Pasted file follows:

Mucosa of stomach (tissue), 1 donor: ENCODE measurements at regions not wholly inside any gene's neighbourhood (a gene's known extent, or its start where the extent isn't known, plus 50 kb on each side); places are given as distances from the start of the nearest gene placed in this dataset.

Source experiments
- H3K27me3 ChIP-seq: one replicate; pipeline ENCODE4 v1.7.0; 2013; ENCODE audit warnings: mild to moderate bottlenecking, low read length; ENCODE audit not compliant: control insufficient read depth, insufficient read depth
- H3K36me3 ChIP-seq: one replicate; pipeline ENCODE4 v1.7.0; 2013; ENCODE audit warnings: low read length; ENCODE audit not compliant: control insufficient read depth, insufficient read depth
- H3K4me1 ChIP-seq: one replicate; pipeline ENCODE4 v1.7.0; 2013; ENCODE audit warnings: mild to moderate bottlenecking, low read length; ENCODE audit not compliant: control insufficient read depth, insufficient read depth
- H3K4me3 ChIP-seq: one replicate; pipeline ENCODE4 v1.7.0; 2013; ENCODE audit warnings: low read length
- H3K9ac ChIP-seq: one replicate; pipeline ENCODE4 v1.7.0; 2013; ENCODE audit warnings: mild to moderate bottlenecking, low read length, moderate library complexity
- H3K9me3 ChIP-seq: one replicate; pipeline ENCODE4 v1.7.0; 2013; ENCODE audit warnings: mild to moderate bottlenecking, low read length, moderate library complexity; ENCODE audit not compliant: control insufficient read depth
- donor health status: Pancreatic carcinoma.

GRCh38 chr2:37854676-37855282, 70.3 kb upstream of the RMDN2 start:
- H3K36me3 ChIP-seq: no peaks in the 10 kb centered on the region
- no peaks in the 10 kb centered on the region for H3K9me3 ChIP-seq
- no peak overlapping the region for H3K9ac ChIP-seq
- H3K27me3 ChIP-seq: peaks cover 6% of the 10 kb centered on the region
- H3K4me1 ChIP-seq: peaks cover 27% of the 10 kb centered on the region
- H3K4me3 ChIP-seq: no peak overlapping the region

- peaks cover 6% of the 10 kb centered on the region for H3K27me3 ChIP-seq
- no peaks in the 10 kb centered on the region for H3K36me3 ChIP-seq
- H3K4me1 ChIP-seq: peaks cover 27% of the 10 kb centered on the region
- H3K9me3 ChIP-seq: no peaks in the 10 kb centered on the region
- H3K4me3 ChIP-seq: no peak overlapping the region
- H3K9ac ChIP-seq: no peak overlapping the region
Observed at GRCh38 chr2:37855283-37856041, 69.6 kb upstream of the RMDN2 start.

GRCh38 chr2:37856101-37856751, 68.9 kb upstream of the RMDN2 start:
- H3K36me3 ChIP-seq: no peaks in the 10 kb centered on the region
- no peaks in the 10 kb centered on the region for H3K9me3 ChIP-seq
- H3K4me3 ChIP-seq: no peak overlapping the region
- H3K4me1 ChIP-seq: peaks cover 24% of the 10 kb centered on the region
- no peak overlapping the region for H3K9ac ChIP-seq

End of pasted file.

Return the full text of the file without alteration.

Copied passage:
Mucosa of stomach (tissue), 1 donor: ENCODE measurements at regions not wholly inside any gene's neighbourhood (a gene's known extent, or its start where the extent isn't known, plus 50 kb on each side); places are given as distances from the start of the nearest gene placed in this dataset.

Source experiments
- H3K27me3 ChIP-seq: one replicate; pipeline ENCODE4 v1.7.0; 2013; ENCODE audit warnings: mild to moderate bottlenecking, low read length; ENCODE audit not compliant: control insufficient read depth, insufficient read depth
- H3K36me3 ChIP-seq: one replicate; pipeline ENCODE4 v1.7.0; 2013; ENCODE audit warnings: low read length; ENCODE audit not compliant: control insufficient read depth, insufficient read depth
- H3K4me1 ChIP-seq: one replicate; pipeline ENCODE4 v1.7.0; 2013; ENCODE audit warnings: mild to moderate bottlenecking, low read length; ENCODE audit not compliant: control insufficient read depth, insufficient read depth
- H3K4me3 ChIP-seq: one replicate; pipeline ENCODE4 v1.7.0; 2013; ENCODE audit warnings: low read length
- H3K9ac ChIP-seq: one replicate; pipeline ENCODE4 v1.7.0; 2013; ENCODE audit warnings: mild to moderate bottlenecking, low read length, moderate library complexity
- H3K9me3 ChIP-seq: one replicate; pipeline ENCODE4 v1.7.0; 2013; ENCODE audit warnings: mild to moderate bottlenecking, low read length, moderate library complexity; ENCODE audit not compliant: control insufficient read depth
- donor health status: Pancreatic carcinoma.

GRCh38 chr2:37854676-37855282, 70.3 kb upstream of the RMDN2 start:
- H3K36me3 ChIP-seq: no peaks in the 10 kb centered on the region
- no peaks in the 10 kb centered on the region for H3K9me3 ChIP-seq
- no peak overlapping the region for H3K9ac ChIP-seq
- H3K27me3 ChIP-seq: peaks cover 6% of the 10 kb centered on the region
- H3K4me1 ChIP-seq: peaks cover 27% of the 10 kb centered on the region
- H3K4me3 ChIP-seq: no peak overlapping the region

- peaks cover 6% of the 10 kb centered on the region for H3K27me3 ChIP-seq
- no peaks in the 10 kb centered on the region for H3K36me3 ChIP-seq
- H3K4me1 ChIP-seq: peaks cover 27% of the 10 kb centered on the region
- H3K9me3 ChIP-seq: no peaks in the 10 kb centered on the region
- H3K4me3 ChIP-seq: no peak overlapping the region
- H3K9ac ChIP-seq: no peak overlapping the region
Observed at GRCh38 chr2:37855283-37856041, 69.6 kb upstream of the RMDN2 start.

GRCh38 chr2:37856101-37856751, 68.9 kb upstream of the RMDN2 start:
- H3K36me3 ChIP-seq: no peaks in the 10 kb centered on the region
- no peaks in the 10 kb centered on the region for H3K9me3 ChIP-seq
- H3K4me3 ChIP-seq: no peak overlapping the region
- H3K4me1 ChIP-seq: peaks cover 24% of the 10 kb centered on the region
- no peak overlapping the region for H3K9ac ChIP-seq